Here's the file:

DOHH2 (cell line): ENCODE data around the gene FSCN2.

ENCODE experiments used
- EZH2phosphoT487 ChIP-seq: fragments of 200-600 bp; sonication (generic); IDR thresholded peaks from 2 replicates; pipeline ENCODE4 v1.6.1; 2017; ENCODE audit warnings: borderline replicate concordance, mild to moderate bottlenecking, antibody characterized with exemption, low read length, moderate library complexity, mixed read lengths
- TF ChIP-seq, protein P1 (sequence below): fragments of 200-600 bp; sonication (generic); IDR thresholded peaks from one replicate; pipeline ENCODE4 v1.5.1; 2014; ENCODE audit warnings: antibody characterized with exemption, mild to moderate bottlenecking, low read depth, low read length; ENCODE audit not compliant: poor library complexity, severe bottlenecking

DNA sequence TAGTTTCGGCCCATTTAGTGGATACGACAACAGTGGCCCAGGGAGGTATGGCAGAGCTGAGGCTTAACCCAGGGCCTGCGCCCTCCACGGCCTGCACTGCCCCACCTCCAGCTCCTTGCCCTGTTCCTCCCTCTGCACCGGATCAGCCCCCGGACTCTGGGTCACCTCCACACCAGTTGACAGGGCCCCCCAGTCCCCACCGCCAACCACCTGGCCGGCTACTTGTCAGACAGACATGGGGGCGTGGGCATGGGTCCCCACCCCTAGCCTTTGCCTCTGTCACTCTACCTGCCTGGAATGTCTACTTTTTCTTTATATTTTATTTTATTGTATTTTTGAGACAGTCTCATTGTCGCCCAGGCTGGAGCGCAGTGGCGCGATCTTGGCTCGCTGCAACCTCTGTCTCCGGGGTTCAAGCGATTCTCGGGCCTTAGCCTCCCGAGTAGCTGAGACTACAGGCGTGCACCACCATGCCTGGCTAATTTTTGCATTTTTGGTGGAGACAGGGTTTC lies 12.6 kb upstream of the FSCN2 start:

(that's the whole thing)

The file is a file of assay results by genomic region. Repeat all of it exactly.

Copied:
DOHH2 (cell line): ENCODE data around the gene FSCN2.

ENCODE experiments used
- EZH2phosphoT487 ChIP-seq: fragments of 200-600 bp; sonication (generic); IDR thresholded peaks from 2 replicates; pipeline ENCODE4 v1.6.1; 2017; ENCODE audit warnings: borderline replicate concordance, mild to moderate bottlenecking, antibody characterized with exemption, low read length, moderate library complexity, mixed read lengths
- TF ChIP-seq, protein P1 (sequence below): fragments of 200-600 bp; sonication (generic); IDR thresholded peaks from one replicate; pipeline ENCODE4 v1.5.1; 2014; ENCODE audit warnings: antibody characterized with exemption, mild to moderate bottlenecking, low read depth, low read length; ENCODE audit not compliant: poor library complexity, severe bottlenecking

DNA sequence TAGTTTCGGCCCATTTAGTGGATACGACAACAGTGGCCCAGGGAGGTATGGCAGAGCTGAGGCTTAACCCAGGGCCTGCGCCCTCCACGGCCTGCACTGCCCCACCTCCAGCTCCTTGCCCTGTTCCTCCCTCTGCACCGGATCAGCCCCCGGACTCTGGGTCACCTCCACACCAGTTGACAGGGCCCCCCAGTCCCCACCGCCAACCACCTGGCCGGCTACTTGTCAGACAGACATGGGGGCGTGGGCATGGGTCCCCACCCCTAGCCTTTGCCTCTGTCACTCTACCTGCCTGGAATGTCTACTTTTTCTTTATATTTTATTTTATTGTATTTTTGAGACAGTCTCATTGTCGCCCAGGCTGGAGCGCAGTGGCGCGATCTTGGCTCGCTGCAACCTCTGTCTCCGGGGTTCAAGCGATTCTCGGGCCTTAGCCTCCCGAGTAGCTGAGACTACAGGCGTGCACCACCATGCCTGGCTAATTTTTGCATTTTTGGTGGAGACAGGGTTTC lies 12.6 kb upstream of the FSCN2 start: